Medical Tourism In India

Medical Tourism & Public Health Services

Medical tourism is going to only deal with large specialist hospitals run by corporate entities. It is a myth that the revenues earned by these corporates will partly revert back to finance the public sector. There is ample evidence to show that these hospitals have not honoured the conditionalities for receiving government subsidies - in terms of treatment of a certain proportion of in patients and out patients free of cost. If anything, increased demand on private hospitals due to medical tourism may result in their expansion. If they expand then they will need more professionals, which means that they will try to woo doctors from the public sector. Even today the top specialists in corporate hospitals are senior doctors drawn the public sector. Medical tourism is likely to further devalue and divert personnel from the public sector rather than strengthen them.

Urban concentration of health care providers is a well-known fact - 59 per cent of India's practitioners (73 per cent allopathic) are located in cities, and especially metropolitan ones. Medical tourism promotes an "internal brain drain" with more health professionals being drawn to large urban centres, and within them, to large corporate run specialty institutions.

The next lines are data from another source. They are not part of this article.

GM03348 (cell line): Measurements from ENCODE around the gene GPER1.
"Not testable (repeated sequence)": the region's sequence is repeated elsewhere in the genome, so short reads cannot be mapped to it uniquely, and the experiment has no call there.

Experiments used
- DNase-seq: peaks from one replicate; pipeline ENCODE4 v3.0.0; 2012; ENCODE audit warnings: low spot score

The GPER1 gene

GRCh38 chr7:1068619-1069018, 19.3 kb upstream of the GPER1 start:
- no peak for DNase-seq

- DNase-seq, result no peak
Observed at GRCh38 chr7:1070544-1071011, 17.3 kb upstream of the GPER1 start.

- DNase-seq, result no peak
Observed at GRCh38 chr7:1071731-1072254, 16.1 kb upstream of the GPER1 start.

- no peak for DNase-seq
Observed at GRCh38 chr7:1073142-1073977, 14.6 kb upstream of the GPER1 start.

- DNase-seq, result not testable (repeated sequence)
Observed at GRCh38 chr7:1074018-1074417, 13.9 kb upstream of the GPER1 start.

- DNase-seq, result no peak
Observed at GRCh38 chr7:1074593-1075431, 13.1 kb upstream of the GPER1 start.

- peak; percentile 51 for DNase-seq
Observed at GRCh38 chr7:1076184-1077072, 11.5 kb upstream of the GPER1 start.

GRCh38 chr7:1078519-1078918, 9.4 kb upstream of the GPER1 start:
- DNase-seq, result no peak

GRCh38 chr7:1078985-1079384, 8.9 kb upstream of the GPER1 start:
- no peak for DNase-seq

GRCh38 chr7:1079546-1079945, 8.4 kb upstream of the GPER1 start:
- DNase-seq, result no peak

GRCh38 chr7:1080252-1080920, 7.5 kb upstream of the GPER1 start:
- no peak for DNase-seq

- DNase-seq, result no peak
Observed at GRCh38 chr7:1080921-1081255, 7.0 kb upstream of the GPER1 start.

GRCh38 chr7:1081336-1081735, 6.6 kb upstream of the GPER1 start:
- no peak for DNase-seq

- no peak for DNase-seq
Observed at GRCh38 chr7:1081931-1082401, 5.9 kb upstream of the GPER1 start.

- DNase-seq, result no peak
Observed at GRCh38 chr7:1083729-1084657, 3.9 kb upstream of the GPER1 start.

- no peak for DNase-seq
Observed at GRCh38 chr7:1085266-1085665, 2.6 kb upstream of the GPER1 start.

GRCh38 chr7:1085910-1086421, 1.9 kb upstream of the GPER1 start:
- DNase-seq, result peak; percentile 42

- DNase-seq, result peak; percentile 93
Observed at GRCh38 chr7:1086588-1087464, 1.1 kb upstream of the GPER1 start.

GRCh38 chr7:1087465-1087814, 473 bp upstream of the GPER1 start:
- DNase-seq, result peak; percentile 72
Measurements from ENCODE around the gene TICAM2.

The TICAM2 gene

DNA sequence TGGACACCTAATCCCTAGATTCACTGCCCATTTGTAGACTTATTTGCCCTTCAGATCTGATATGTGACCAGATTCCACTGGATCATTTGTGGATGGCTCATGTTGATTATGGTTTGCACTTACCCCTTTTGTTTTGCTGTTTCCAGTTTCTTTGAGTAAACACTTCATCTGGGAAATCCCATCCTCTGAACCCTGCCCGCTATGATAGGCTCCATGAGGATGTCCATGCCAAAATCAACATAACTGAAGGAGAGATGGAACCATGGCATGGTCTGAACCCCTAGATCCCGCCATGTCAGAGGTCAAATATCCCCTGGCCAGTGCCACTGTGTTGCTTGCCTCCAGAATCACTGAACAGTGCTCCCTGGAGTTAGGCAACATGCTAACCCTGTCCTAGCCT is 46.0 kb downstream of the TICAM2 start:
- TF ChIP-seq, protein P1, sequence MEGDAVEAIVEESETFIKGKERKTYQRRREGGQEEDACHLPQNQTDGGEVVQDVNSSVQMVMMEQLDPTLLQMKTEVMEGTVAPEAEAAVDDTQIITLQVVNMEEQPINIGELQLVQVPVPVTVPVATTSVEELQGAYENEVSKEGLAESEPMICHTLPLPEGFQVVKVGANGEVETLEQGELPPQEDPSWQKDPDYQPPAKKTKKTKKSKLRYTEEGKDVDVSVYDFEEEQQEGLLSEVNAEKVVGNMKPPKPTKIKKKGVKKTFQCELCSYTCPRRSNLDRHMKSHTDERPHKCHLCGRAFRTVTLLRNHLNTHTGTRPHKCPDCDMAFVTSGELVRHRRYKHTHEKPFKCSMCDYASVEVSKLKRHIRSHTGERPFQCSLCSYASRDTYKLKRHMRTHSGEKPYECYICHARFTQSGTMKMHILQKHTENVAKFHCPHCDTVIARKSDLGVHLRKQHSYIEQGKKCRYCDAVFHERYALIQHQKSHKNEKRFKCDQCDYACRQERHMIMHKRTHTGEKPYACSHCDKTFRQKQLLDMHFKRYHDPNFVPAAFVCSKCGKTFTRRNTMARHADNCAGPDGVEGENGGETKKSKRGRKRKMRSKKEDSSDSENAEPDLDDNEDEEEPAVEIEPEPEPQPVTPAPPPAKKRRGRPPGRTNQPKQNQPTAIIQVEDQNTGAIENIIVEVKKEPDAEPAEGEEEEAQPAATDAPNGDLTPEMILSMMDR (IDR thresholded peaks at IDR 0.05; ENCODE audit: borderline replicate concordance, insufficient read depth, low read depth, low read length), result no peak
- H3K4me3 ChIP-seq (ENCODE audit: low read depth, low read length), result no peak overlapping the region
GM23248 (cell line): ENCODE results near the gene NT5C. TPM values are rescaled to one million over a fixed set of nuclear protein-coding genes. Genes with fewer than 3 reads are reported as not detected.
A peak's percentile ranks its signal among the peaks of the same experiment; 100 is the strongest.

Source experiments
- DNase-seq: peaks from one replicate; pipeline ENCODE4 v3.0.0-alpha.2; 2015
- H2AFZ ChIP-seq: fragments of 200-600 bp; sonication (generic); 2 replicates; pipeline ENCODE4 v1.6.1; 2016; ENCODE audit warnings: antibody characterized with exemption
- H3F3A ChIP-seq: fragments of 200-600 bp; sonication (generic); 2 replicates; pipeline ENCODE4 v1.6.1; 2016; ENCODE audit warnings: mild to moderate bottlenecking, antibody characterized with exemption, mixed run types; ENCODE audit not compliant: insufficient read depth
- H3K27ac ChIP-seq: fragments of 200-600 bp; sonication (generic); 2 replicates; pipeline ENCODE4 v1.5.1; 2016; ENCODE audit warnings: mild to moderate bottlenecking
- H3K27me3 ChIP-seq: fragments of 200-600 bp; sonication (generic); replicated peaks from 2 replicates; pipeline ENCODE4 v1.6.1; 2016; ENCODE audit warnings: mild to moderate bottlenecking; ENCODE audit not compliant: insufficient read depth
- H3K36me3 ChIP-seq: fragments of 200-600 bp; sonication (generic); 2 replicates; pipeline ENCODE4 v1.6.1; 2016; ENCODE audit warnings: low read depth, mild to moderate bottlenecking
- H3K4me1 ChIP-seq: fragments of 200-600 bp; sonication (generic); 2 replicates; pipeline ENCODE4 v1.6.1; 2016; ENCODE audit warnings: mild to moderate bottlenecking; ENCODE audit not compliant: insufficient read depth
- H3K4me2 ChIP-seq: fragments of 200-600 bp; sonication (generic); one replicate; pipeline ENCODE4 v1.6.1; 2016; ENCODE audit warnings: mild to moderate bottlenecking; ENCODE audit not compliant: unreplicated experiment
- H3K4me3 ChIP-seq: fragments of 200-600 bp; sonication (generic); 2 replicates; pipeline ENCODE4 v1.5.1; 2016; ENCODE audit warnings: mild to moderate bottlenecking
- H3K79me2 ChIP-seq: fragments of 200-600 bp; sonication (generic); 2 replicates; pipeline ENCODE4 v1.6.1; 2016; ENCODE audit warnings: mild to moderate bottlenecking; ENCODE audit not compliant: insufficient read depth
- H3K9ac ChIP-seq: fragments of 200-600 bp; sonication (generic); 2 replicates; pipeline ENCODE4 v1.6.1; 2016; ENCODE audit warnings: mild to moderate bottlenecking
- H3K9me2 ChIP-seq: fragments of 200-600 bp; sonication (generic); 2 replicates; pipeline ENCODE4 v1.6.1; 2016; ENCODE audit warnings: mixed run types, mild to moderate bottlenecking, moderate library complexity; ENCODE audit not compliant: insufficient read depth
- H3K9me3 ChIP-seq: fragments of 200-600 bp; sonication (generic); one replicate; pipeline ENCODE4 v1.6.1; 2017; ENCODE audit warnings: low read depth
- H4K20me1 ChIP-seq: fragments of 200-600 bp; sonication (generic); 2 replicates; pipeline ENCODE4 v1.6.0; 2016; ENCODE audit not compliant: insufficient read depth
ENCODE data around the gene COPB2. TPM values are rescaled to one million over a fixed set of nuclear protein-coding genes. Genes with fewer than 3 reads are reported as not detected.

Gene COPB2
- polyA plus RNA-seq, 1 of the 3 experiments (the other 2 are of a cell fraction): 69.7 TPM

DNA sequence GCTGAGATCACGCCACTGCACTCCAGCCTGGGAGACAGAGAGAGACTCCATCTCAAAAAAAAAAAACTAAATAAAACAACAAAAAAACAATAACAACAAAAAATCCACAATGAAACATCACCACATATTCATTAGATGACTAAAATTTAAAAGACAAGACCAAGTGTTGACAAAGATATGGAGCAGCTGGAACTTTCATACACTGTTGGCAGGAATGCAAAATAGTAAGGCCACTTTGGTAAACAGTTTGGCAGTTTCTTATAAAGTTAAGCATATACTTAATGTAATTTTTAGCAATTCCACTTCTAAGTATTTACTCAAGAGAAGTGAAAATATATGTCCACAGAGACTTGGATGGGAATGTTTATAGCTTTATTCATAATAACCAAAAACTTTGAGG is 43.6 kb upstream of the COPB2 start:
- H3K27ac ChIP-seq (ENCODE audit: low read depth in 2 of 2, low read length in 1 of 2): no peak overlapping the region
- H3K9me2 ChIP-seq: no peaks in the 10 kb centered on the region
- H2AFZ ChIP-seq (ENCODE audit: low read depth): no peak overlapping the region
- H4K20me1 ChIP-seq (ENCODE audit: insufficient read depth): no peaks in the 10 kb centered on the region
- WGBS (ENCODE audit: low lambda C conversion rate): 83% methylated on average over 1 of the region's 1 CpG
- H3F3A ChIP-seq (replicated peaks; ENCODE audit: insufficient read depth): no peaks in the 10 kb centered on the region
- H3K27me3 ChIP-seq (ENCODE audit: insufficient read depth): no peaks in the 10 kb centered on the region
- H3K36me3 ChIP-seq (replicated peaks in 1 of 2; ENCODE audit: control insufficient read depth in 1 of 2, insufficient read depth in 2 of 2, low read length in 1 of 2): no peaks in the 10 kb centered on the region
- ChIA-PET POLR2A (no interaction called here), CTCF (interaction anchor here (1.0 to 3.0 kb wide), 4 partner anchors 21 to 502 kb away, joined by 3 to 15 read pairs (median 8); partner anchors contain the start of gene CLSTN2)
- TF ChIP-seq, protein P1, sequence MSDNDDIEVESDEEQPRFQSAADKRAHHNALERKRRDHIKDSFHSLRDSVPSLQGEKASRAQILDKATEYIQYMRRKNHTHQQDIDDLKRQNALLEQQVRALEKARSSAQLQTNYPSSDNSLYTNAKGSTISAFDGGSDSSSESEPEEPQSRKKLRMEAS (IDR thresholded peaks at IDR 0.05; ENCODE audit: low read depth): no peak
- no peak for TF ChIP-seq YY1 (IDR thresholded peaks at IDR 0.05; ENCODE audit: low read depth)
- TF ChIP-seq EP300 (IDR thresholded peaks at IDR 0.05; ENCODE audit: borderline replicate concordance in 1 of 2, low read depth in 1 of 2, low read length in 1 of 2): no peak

Medical tourism is going to result in a number of demands and changes in the areas of financing and regulations. There will be a greater push for encouraging private insurance tied to systems of accreditation of private hospitals. There is a huge concern in the developed countries about the quality of care and clinical expertise in developing countries and this will push for both insurance and regulatory regimes. The potential for earning revenues through medical tourism will become an important argument for private hospitals demanding more subsidies from the government in the long run. In countries like India, the corporate private sector has already received considerable subsidies in the form of land, reduced import duties for medical equipment etc. Medical tourism will only further legitimise their demands and put pressure on the government to subsidise them even more. This is worrying because the scarce resources available for health will go into subsidising the corporate sector. It thus has serious consequences for equity and cost of services and raises a very fundamental question: why should developing countries be subsidising the health care of developed countries?

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